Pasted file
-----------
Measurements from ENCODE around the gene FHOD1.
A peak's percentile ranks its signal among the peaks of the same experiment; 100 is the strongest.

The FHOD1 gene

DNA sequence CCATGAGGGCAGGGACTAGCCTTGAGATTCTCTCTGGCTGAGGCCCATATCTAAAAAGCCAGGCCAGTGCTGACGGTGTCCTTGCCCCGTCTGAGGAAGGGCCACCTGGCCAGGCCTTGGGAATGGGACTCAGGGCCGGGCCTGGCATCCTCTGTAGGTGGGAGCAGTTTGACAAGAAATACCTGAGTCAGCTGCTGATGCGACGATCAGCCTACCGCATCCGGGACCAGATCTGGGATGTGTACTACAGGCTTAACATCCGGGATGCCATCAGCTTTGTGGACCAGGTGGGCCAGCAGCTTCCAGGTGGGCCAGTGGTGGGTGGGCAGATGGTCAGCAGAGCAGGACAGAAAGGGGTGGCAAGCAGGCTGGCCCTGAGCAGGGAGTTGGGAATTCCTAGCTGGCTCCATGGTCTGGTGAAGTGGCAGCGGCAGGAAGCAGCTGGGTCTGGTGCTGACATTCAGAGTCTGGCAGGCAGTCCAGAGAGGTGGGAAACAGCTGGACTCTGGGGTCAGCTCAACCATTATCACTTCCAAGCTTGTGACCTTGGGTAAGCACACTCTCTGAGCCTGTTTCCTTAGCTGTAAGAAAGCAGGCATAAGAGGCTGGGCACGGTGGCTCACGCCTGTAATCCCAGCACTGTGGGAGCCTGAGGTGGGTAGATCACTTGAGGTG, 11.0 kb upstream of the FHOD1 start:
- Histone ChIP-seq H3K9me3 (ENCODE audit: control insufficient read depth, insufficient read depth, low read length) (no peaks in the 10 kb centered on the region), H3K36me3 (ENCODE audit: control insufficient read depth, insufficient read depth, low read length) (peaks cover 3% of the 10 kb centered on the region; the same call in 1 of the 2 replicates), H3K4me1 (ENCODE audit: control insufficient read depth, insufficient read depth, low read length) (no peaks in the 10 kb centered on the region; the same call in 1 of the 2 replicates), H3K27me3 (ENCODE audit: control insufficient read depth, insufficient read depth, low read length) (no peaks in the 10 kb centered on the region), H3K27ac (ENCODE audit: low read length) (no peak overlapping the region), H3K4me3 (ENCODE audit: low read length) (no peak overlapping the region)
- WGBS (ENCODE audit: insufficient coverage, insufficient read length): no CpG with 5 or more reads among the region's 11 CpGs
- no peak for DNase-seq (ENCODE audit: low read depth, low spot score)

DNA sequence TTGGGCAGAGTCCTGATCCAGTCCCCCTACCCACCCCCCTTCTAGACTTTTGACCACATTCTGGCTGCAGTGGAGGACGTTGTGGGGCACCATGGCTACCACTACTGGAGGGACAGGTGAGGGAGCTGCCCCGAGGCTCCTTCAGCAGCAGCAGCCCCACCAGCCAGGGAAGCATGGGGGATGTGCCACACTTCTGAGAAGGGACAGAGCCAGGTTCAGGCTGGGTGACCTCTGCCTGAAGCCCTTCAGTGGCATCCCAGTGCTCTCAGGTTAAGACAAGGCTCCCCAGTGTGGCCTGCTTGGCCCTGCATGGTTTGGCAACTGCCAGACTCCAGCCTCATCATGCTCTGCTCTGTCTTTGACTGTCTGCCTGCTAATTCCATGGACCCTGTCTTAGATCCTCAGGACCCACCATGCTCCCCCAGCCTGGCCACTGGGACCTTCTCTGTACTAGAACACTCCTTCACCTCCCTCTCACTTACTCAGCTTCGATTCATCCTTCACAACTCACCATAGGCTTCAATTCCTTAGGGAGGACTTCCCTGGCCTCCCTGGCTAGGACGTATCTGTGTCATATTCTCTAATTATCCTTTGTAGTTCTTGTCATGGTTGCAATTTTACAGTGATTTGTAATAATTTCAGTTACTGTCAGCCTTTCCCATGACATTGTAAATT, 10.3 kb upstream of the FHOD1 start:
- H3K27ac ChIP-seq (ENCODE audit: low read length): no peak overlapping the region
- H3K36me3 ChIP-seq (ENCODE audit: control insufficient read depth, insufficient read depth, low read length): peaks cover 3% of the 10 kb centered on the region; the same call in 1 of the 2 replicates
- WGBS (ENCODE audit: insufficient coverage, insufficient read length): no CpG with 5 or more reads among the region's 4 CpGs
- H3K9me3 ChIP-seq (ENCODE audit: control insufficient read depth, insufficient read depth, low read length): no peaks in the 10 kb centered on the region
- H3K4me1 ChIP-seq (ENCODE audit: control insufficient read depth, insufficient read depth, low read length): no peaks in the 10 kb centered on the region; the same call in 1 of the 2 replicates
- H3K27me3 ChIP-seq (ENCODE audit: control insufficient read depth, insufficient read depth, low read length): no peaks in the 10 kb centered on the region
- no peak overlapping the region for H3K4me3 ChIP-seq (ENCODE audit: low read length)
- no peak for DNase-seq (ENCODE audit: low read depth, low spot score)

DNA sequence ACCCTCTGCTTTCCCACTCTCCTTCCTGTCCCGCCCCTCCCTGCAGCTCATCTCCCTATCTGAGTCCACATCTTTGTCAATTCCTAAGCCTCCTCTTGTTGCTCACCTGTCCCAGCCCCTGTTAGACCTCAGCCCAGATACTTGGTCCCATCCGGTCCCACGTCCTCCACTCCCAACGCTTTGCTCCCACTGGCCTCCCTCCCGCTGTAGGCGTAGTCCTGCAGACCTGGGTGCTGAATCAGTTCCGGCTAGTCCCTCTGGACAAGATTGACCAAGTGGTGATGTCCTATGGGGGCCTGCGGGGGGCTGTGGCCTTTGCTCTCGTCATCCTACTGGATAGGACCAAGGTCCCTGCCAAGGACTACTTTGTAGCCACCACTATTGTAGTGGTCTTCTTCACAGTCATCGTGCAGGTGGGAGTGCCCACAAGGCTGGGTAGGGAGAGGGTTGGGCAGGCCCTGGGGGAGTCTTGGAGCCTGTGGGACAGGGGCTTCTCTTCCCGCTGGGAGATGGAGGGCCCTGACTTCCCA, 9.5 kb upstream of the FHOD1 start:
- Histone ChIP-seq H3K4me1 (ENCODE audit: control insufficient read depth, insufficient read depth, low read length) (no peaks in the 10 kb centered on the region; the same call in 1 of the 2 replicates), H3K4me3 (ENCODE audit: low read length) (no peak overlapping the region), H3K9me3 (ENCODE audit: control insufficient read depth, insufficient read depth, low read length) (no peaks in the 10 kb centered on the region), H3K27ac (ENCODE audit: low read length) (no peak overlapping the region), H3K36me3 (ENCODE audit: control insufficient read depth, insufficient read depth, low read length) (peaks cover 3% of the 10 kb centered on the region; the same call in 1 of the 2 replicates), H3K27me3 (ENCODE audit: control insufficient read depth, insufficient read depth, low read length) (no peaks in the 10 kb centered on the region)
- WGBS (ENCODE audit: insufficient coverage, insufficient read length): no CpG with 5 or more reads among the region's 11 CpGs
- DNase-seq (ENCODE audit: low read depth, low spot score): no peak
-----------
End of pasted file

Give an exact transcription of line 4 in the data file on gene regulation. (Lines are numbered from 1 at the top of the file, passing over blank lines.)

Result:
DNA sequence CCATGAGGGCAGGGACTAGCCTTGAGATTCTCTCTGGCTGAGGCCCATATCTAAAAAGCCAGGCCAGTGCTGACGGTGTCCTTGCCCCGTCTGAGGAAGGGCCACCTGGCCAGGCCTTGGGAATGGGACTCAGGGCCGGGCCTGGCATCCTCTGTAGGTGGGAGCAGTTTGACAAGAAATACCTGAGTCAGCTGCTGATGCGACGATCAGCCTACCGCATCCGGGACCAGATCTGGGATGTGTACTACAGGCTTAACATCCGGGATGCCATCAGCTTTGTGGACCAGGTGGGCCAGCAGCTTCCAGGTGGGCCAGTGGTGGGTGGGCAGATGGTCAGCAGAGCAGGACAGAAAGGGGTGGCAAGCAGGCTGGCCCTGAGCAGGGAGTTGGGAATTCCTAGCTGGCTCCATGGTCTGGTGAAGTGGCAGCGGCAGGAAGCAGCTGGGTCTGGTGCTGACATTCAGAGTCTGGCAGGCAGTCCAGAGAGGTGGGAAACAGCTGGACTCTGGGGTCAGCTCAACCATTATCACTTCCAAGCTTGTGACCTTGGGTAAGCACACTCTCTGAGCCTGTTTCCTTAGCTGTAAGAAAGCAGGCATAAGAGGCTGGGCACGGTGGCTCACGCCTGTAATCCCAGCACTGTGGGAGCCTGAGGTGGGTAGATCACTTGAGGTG, 11.0 kb upstream of the FHOD1 start: